Ask Mitch Marner for his highlight from a summer that began under a cloud of disappointment and he takes you to an unforgettable July day in Muskoka.


Ask Mitch Marner for his highlight from a summer that began under a cloud of disappointment and he takes you to an unforgettable July day in Muskoka.

There were some nerves. And champagne.

“I got engaged, so that was a pretty good one,” Marner said. “I got engaged at a lake, too, so I was thinking I was going to drop the ring in the water. But it was good.”

His pending nuptials to long-time partner Steph Lachance are both a major life marker and a reminder about the passage of time. Once a peach-fuzzed face of the Toronto Maple Leafs alongside Auston Matthews, we’re no longer talking about the kids ushering in a new age for the NHL’s most championship-starved franchise.

Speaking in a second-floor conference room at Hotel X on Monday afternoon, there was a whisper of urgency in the air as Marner and Matthews took stock of the coming Leafs season while taking part in the league’s player media tour.

They didn’t go full-on “Last Dance” the way general manager Kyle Dubas has in some recent interviews, and who can blame them? Marner and Matthews will each be 24 when the puck drops next month, with many productive years ahead.

But we’ve reached the point where very little about the Leafs’ situation can be taken for granted beyond 2021-22 and, fresh off a series of recent internal meetings, it’s clear the maturing superstars understand the increased stakes.

“Obviously it’s not something (where I’m thinking). ‘Oh yeah, it’ll happen when it happens,’ ” Matthews said. “We want it to happen. We believe it’s going to happen.”

Given how the playoffs ended, with a 3-1 first-round series lead over Montreal squandered and with just one goal from the top line, it’s easy to forget the positive steps that came before it. The wire-to-wire North Division crown, the Rocket Richard Trophy to Matthews following 41 goals in 52 games, and a 67-point season from Marner that was only eclipsed by Connor McDavid, Leon Draisaitl and Brad Marchand.

That’s why former Leafs forward Zach Hyman looks back on the team’s fifth series loss in its last five tries and calls it “the worst that I’ve ever experienced in my career.”

Marner absorbed the lion’s share of the criticism after running his personal streak in the playoffs to 18 games without a goal. The harshest takes came from social media and a fan base looking for someone to blame. He grew up a Leafs fan, understands Leafs fans, and released a hype video on social media last week that ended with the song refrain “I love you, I love you, I love you” while panning across the Toronto skyline.

“I (knew from) growing up what exactly I was getting myself into and I wouldn’t choose it any other way,” Marner said.

And so these two generational Leafs find themselves trying to get through a CN Tower-sized obstacle. It’s already clear that Matthews and Marner will completely rewrite the Leafs record book if they stick around long enough, and they’ll almost certainly accumulate enough personal hardware to fill a trophy case or two as well.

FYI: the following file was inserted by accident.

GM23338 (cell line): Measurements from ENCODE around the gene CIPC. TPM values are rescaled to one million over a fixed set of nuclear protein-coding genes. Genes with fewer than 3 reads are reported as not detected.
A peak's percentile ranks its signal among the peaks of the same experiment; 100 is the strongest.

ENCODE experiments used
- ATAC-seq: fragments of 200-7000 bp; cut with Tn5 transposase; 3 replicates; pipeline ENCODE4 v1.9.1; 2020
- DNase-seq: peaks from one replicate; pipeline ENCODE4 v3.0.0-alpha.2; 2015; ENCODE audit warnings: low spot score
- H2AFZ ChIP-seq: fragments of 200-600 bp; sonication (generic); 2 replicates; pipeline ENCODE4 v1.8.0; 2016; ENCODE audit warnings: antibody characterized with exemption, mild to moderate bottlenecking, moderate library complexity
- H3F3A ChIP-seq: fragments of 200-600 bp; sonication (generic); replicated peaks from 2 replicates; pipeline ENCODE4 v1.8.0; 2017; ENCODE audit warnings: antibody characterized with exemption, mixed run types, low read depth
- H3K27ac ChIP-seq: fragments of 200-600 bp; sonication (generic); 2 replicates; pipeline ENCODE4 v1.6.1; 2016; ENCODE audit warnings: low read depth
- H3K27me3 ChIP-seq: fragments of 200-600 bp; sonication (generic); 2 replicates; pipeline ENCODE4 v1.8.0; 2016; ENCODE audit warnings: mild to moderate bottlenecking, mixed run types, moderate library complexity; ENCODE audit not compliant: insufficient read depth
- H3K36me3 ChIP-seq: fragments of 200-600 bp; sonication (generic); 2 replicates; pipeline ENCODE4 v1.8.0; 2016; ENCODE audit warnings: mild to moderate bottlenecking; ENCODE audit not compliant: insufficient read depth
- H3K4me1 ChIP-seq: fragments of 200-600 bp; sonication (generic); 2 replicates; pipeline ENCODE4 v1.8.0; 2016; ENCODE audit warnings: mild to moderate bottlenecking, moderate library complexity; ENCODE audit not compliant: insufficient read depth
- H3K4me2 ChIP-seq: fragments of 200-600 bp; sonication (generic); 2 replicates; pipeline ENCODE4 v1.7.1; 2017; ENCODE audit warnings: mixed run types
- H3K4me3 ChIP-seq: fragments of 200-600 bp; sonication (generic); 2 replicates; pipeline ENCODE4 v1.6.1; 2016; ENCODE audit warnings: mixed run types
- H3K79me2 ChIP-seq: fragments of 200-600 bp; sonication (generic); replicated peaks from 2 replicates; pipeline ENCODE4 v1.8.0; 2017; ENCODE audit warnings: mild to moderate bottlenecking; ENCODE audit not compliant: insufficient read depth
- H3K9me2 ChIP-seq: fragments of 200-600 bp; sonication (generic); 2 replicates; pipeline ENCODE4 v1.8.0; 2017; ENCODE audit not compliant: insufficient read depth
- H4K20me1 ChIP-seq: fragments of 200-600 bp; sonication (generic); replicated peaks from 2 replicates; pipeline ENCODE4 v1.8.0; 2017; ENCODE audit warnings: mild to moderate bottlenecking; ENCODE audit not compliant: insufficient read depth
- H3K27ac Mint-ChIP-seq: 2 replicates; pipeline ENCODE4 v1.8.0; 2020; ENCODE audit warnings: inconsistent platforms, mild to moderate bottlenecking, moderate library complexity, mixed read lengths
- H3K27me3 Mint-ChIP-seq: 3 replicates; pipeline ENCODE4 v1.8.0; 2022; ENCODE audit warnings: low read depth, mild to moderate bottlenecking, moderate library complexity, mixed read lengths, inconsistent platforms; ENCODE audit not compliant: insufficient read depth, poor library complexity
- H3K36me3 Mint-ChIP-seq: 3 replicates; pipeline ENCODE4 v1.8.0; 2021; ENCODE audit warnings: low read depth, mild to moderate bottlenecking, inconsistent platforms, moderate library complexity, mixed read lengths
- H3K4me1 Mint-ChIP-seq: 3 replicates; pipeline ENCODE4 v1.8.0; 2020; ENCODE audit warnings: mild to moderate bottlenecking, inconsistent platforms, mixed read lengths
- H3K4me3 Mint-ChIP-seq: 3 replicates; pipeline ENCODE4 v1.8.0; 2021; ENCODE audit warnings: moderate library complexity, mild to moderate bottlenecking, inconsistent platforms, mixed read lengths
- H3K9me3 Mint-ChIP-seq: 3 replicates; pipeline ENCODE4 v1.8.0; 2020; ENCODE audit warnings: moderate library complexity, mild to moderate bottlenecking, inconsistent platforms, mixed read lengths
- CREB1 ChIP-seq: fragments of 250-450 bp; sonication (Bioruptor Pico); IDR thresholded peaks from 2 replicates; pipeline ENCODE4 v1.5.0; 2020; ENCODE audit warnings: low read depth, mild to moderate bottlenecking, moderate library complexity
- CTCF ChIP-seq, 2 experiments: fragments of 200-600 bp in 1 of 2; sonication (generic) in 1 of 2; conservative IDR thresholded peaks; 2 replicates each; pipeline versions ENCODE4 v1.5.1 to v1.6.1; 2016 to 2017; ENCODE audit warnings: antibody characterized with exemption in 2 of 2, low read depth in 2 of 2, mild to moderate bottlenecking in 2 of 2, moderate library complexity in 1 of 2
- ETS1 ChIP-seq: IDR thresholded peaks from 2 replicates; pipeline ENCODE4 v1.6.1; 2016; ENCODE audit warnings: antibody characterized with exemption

Neither of those outcomes will come to define their time together, though.

“I won the Rocket last year, but obviously nobody really cares about that because of how everything ended, right?” Matthews said. “To me, rightfully so. I want to win. That’s what I’m here to do and that’s what we want to do and that’s what we believe we’re going to do.

“All of that stuff is obviously fine but in the end it’s all about winning.”

Dubas is doubling down on the Core Four, choosing to keep almost half of his salary cap space tied up in Matthews, Marner, John Tavares and William Nylander, but the need for results is apparent.

Some comfort can be found in the fact Matthews believes he will be ready for the Oct. 13 regular-season opener against Montreal despite still wearing a splint on his left wrist following surgery in August — “It feels good. I’ve got a couple more weeks in this thing and I’ll start skating this week” — and that he believes the small off-season roster shakeup will benefit the group.

“I think sometimes having change is good because it just brings you something new and something fresh that maybe you didn’t know that you needed, or you didn’t know that it would work out as well as it ends up working out,” he said.

The changes include a new left-winger in the highly coveted spot alongside Matthews and Marner on the top line formerly occupied by Hyman and an expected reshuffling of the pieces on the top power-play unit.

That, and one more layer of urgency for a core that has absorbed more playoff disappointment than it ever imagined it would experience.

“You look at other guys … Stevie Yzerman didn’t win until he was whatever, 30-something, (Alex Ovechkin), they could never get over the hump,” Matthews said. “I think it’s just because of where we play it gets a little overdramatized a bit and that’s fine.

“But I think you’re going to have to put stuff into perspective sometimes, too, and realize we’re not in our late 30s, mid-30s, but obviously it’s not like we have all the time in the world.”

Time stops for no one, not even the young stars who once made the city stand still.

Chris Johnston is a Toronto-based independent journalist covering NHL and the Toronto Maple Leafs for NordSar's new gaming company. His work will also be appearing in the Star. Follow him on Twitter: @reporterchris